Wolf initially worked as a journalist, but in 1953 he became one of the founding members of the new foreign intelligence service within the East German Ministry of State Security (Stasi) headed by Erich Mielke. Among Wolf's tasks was organizing teams of so-called Romeo spies (also referred to as "swallows") who seduced their targets to obtain information. His agents successfully penetrated the office of Federal Republic of Germany (FRG, West Germany) Chancellor Willy Brandt in the early 1970s, causing an international scandal, and Wolf gained an international reputation as a spymaster. He retired in 1986 and gained a different sort of notoriety as a prominent supporter of Soviet leader Mikhail Gorbachev's policies of glasnost and perestroika.
When the East German state collapsed in 1989, Wolf was one of the first targets of scrutiny. Although he claims that the U.S. Central Intelligence Agency (CIA) offered him sanctuary, he remained in Berlin. He was subsequently arrested on charges of treason after the reunification of Germany and was tried and sentenced to six years in prison. That conviction was overturned, but he was later tried and convicted on charges of kidnapping East German citizens during the Cold War and received a two-year suspended sentence. He testified in several court cases about his activities and written several books, but he remains unapologetic. Wolf died in Berlin on 9 November 2006.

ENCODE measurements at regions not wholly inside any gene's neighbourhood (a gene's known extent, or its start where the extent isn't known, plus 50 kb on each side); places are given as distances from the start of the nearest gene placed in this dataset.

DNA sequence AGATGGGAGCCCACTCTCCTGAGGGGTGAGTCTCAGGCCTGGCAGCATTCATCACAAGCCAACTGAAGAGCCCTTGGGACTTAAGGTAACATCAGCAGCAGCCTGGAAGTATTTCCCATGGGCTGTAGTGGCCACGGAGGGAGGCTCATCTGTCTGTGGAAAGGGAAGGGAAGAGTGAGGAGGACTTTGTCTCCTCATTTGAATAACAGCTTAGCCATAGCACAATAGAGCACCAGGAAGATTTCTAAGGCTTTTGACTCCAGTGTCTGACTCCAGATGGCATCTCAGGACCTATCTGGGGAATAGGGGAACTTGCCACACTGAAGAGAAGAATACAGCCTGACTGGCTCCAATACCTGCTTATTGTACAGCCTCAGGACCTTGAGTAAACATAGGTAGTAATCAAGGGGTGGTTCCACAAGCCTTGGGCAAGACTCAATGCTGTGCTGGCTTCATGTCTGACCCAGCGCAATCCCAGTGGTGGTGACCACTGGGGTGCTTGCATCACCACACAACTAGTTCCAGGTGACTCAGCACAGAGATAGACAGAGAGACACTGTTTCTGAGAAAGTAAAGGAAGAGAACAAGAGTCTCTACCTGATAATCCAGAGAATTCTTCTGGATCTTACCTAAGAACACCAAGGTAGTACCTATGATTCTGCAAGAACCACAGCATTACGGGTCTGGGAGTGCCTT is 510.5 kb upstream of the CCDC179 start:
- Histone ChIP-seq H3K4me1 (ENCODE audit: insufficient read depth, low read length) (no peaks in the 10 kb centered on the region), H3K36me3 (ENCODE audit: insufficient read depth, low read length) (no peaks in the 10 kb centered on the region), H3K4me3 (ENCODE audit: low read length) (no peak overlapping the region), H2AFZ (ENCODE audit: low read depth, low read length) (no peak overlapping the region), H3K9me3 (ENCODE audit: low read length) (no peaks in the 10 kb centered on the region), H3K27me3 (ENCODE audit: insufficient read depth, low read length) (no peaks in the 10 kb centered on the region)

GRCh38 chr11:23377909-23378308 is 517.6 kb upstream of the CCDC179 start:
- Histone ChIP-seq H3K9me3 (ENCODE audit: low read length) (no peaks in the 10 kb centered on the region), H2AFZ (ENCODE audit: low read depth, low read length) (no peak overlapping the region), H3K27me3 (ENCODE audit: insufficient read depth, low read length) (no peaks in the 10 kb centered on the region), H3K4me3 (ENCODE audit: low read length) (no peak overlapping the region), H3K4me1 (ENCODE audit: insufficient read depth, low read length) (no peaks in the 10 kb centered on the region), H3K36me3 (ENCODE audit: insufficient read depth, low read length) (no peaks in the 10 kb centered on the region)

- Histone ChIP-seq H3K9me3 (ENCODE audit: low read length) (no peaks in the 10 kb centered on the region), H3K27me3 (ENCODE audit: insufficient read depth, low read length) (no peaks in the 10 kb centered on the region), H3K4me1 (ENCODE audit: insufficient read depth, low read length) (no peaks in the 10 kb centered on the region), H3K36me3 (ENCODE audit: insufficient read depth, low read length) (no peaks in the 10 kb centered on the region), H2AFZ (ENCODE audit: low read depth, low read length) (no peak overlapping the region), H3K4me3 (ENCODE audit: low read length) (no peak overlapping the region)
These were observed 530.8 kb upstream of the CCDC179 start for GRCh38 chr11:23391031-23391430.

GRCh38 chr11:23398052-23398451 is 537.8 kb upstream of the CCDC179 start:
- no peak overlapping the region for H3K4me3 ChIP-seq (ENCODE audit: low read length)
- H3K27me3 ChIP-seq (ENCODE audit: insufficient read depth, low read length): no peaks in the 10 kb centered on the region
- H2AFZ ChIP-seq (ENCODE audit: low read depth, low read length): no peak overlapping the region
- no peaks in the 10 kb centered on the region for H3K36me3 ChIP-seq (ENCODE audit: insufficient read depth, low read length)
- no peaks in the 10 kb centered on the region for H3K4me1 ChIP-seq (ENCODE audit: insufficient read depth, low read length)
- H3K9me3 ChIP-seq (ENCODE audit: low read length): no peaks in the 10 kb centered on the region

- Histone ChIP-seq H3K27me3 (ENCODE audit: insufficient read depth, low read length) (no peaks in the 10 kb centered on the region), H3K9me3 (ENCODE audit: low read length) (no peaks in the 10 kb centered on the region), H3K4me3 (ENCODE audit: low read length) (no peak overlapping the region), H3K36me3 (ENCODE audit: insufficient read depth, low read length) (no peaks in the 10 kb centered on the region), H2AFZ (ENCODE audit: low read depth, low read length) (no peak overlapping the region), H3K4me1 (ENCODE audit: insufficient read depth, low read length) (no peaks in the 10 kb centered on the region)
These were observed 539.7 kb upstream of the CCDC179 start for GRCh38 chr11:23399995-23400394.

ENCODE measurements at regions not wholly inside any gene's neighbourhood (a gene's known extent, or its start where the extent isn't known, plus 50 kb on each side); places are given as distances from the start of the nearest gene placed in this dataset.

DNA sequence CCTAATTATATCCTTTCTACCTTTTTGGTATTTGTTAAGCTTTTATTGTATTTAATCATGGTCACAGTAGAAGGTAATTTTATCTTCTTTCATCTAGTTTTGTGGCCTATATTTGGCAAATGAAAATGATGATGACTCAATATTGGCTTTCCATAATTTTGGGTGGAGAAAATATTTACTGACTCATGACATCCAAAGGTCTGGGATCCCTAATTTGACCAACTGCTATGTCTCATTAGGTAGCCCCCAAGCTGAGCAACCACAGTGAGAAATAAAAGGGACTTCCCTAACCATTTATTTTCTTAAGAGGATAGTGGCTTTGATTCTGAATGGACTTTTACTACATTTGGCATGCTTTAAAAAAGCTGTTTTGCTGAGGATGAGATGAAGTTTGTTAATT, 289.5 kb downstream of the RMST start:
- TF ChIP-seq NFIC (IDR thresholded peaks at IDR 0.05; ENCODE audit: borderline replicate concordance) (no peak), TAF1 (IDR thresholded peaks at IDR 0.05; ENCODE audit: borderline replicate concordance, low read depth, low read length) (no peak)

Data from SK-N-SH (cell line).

Timothy C. Dowling
Dennis, Mike. The Stasi: Myth and Reality. London: Pearson-Longman, 2003.; Reichenbach, Alexander. Chef der Spione: Die Markus-Wolf-Story [Chief of the Spies: The Markus Wolf Story]. Stuttgart: Deutsche Verlags-Anstalt.; Wolf, Markus. Man without a Face: The Autobiography of Communism's Greatest Spymaster. New York: Times Books, 1995.; Wolf, Markus. Spionagechef im geheim Krieg [Espionage Chief in the Secret War]. Munich: List, 1997.